Online Encyclopedia

EDGECUMBE, or EDGECOMBE

Online Encyclopedia
Originally appearing in Volume V08, Page 934 of the 1911 Encyclopedia Britannica.
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EDGECUMBE, or EDGECOMBE  , the name of a celebrated west of England
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family, taken from the
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manor of Edgecumbe in
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Cornwall . One of its earlier members was
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Sir Richard Edgecumbe (d . 1489), who was descended from a Richard Edgecumbe who flourished during the reign of
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Edward I . Richard was a member of parliament in 1467; afterwards he joined Henry,
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earl of Richmond, in
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Brittany, returned with the earl to England, and fought at Bosworth, where he was knighted . He received rich rewards from Henry, now King Henry VII., who also sent him on errands to Scotland, to Ireland and to Brittany, and he died at
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Morlaix on the 8th of September 1489 . His son and successor, Sir Piers Edgecumbe, went to France with Henry VIII. in 1513, and when he died on the 14th of August 1539 he
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left with other issue a son, Sir Richard Edgecumbe (1499-1562), a cultured and hospitable man, who is celebrated through Richard Carew's Friendly Remembrance of Sir Richard Edgecumbe . Sir Richard's eldest son, Piers or Peter Edgecumbe (1536-1607), was a member of parliament under Elizabeth for about
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thirty years . Another famous member of this family was Richard, 1st baron Edgecumbe (168o-1758), a son of Sir Richard Edgecumbe . Educated at Trinity College, Cambridge, he was successively member of parliament for St Germans, Plympton and
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Lostwithiel from 1701 to 1742; on two occasions he served as a lord of the
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treasury; and from 1724 to 1742 he was paymaster-general for Ireland, becoming chancellor of the duchy of Lancaster in 1743 . Edgecumbe was a faithful follower of Sir Robert Walpole, in whose interests he managed the elections for the Cornish boroughs, and his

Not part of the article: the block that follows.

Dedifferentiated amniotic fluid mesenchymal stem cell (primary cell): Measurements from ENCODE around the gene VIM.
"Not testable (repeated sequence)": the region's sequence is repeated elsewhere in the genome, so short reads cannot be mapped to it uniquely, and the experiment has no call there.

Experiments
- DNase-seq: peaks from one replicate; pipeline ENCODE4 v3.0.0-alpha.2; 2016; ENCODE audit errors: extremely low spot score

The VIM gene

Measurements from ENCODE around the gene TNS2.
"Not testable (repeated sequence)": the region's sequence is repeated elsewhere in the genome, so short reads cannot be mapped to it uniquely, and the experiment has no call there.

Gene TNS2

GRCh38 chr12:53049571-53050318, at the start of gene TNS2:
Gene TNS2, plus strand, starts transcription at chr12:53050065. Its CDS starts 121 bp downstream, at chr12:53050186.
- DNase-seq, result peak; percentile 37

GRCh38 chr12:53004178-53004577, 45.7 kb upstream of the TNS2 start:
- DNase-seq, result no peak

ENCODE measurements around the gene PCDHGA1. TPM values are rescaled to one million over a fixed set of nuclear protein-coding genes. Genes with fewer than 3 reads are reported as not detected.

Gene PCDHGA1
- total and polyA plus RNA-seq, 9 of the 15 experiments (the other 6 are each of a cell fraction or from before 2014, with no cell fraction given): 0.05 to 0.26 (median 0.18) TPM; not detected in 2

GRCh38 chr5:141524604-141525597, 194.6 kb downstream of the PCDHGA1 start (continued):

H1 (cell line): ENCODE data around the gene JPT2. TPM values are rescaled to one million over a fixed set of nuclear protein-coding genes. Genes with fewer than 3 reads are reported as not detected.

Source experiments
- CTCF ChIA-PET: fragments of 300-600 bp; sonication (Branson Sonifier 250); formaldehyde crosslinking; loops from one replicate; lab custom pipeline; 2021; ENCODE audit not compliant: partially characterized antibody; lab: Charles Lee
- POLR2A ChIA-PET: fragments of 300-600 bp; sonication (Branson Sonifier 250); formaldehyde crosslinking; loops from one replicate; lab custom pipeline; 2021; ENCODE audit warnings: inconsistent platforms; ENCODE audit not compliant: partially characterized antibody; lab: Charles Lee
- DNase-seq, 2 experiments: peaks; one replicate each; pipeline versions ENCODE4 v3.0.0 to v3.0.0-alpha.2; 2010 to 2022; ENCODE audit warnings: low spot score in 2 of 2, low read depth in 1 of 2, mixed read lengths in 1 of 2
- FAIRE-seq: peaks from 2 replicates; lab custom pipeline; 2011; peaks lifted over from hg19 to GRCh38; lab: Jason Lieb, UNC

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elevation to the peerage, which took place in 1742, was designed to prevent him from giving evidence about Walpole's
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expenditure of the secret service
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money . He died on the 22nd of November 1758 . His son and successor, Richard, the 2nd baron (1716-1761), was
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comptroller of the royal house-hold, a member of parliament, and a major-general in the army .

A wit, a writer of

verse, a gambler and an intimate friend of Horace Walpole, " Dick Edgecumbe " died unmarried on the loth of May 1761 . Edgecumbe's
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brother, George, 1st earl of Mount Edgecumbe (1721-1795), was a
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naval officer who saw a
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great
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deal of service during the Seven Years' War . Succeeding to the
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barony on the 1st baron's
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death in 1761 he became an
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admiral and treasurer of the royal household; he was created Viscount Mount-Edgecumbe in 1781 and earl of Mount-Edgecumbe in 1789 . He died on the 4th of
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February 1795, his only son being his successor, Richard, the 2nd earl (1764-1839), the ancestor of the
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present earl and the. author of Musical Reminiscences of an Old Amateur . He died on the 26th of September 1839 . His son, Ernest Augustus, the 3rd earl (1797-1861), wrote Extracts from
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Journals kept during the Revolutions at Rome and Palermo .

End of Article: EDGECUMBE, or EDGECOMBE
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